"Stars and Bars"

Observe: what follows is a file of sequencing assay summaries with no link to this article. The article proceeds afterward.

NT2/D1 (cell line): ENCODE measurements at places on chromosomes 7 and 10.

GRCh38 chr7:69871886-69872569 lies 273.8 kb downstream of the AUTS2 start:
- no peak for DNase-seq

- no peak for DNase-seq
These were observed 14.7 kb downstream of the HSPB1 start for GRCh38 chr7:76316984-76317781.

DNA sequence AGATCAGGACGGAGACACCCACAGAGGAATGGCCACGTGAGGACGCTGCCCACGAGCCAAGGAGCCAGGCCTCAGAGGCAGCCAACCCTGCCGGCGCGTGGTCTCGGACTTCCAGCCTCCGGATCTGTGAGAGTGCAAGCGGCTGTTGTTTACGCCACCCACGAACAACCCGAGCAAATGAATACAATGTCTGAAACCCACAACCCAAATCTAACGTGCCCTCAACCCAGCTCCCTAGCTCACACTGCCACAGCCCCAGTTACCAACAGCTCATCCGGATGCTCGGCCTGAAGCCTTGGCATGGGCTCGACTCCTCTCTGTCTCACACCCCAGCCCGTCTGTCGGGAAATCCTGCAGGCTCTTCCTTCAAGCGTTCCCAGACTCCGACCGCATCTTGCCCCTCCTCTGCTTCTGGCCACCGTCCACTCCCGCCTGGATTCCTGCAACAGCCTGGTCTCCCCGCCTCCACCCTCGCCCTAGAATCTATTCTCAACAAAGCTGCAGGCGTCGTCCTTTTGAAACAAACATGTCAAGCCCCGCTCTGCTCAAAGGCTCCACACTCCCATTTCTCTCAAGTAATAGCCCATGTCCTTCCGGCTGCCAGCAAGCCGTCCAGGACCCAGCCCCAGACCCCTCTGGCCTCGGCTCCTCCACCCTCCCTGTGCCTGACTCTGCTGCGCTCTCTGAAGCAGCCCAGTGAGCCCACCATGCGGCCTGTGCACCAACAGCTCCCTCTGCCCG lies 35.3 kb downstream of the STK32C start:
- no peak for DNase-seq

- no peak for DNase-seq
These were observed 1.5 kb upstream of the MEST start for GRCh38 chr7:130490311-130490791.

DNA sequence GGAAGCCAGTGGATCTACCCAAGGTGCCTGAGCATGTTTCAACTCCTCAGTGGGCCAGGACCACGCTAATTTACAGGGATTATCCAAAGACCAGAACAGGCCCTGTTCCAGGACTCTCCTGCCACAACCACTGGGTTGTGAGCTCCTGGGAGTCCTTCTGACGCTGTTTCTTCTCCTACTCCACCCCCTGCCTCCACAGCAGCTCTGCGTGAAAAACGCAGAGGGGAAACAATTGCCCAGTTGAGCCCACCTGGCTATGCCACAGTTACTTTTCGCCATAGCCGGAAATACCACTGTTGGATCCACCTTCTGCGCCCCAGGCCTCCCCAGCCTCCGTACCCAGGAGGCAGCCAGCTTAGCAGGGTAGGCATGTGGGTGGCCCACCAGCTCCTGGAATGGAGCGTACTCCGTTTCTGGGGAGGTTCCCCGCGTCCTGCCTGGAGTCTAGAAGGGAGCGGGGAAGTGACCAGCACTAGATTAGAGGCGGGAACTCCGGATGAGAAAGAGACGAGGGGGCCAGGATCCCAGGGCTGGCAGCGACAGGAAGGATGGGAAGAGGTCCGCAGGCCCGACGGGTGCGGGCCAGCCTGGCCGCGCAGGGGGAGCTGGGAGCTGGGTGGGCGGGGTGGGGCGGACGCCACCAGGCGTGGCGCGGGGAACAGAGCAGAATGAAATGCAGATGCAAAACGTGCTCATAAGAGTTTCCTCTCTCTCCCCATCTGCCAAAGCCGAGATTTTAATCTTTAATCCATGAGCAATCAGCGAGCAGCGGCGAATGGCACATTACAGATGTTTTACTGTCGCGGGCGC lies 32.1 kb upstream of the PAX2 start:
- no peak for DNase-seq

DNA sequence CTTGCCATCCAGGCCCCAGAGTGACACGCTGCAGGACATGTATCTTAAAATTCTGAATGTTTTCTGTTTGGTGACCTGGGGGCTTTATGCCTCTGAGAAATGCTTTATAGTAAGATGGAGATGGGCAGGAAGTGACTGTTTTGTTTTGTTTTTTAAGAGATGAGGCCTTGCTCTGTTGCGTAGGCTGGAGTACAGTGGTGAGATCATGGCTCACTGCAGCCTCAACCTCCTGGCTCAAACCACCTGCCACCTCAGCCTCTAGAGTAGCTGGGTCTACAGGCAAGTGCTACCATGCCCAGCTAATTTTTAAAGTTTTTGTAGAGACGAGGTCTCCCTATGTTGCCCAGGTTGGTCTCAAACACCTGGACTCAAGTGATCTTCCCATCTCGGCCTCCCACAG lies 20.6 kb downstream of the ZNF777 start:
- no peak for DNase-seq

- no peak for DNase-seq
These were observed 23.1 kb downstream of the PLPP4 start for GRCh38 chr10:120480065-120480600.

On March 4, 1861, the Confederate States of America adopted its first national flag, often referred to as the "Stars and Bars." The design and layout of this first flag was very different from the more familiar "Stainless Banner," which is most commonly recognized as the Confederate flag today. "Stars and Bars" originally featured a blue field in the upper left (much like today's American flag), surmounted by a circle of seven white stars. "Stars and Bars," also in a similar pattern to today's American flag, featured two large red stripes, with a large white stripe in the middle. Eventually, on May 1, 1863, the more familiar "Stainless Banner" was adopted. The "Stainless Banner" is the flag that has been under attack for the past several years, with critics decrying it as being a symbol for racism. Interestingly, "Stars and Bars" has rarely (if ever) been targeted by the iconoclasts. Unfortunately, as noted by some Civil War historians, the "Stainless Banner," as well as "Stars and Bars" were first used by a society that felt marginalized by the Union. In recent decades, these flags (the "Stainless Banner" in particular) have been commandeered by hate groups, which regrettably causes some people to misidentify them as a hate symbol.